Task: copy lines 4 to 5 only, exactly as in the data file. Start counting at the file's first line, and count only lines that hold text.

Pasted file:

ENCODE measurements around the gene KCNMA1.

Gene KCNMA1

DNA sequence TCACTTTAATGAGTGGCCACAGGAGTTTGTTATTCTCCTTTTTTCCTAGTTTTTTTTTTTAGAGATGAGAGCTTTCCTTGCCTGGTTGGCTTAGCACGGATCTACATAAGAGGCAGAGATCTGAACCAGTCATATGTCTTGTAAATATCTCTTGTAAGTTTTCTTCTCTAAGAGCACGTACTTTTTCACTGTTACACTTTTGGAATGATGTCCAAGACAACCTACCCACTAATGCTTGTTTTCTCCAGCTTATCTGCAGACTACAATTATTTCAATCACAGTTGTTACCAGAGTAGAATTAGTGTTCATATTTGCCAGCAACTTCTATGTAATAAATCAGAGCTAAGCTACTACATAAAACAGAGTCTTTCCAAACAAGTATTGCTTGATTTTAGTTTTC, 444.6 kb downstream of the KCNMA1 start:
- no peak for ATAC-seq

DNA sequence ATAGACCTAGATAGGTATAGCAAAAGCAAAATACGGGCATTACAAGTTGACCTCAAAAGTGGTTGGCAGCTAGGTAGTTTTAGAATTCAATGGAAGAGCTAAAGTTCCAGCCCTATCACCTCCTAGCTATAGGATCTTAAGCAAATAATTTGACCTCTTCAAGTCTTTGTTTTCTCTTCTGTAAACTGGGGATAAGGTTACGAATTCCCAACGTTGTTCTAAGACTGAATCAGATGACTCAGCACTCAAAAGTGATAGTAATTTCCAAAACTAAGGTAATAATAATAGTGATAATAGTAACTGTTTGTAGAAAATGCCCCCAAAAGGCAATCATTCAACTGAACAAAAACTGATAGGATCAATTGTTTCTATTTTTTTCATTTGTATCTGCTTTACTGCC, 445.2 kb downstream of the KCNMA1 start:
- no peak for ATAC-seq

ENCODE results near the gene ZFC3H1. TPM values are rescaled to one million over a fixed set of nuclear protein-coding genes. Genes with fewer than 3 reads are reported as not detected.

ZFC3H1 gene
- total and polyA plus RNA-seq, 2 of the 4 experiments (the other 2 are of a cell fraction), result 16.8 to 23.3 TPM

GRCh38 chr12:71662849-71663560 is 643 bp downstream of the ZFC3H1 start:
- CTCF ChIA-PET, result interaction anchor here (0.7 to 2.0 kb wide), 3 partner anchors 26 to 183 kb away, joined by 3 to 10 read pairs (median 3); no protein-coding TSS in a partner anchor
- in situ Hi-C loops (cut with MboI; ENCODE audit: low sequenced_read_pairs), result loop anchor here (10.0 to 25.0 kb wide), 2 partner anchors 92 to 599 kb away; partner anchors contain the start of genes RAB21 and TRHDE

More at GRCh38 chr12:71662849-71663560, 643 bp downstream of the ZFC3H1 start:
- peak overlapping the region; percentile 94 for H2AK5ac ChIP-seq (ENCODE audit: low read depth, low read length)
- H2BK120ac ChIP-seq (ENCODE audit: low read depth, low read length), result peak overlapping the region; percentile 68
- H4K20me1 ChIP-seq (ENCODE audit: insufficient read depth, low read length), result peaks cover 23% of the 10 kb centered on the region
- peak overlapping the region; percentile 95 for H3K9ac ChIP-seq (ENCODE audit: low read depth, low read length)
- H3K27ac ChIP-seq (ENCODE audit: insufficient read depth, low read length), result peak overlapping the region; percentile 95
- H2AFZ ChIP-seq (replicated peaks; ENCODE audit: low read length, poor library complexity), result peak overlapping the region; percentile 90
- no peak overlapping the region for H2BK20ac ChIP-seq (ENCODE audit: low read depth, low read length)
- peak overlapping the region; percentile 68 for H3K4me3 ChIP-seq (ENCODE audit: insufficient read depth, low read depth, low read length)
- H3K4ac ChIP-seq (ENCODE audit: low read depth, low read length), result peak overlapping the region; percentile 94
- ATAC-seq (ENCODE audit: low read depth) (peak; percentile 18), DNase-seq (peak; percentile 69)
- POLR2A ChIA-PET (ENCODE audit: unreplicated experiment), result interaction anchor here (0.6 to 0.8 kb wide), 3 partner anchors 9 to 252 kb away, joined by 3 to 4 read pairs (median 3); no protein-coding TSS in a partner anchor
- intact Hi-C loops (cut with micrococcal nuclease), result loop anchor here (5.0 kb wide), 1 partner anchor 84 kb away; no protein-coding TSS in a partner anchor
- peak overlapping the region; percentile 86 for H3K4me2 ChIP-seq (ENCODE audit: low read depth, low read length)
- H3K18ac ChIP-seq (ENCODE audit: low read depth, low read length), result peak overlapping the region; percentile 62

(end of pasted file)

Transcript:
- no peak for ATAC-seq

DNA sequence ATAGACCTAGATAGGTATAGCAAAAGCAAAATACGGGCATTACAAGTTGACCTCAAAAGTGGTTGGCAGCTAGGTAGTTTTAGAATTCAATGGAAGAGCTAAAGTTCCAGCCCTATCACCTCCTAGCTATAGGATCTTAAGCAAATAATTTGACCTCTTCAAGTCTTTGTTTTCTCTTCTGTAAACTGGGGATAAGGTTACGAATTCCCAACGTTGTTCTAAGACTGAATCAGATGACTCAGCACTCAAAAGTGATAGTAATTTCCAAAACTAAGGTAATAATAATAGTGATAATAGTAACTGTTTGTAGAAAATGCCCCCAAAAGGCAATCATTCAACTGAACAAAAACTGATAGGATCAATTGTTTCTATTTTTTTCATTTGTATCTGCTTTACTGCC, 445.2 kb downstream of the KCNMA1 start: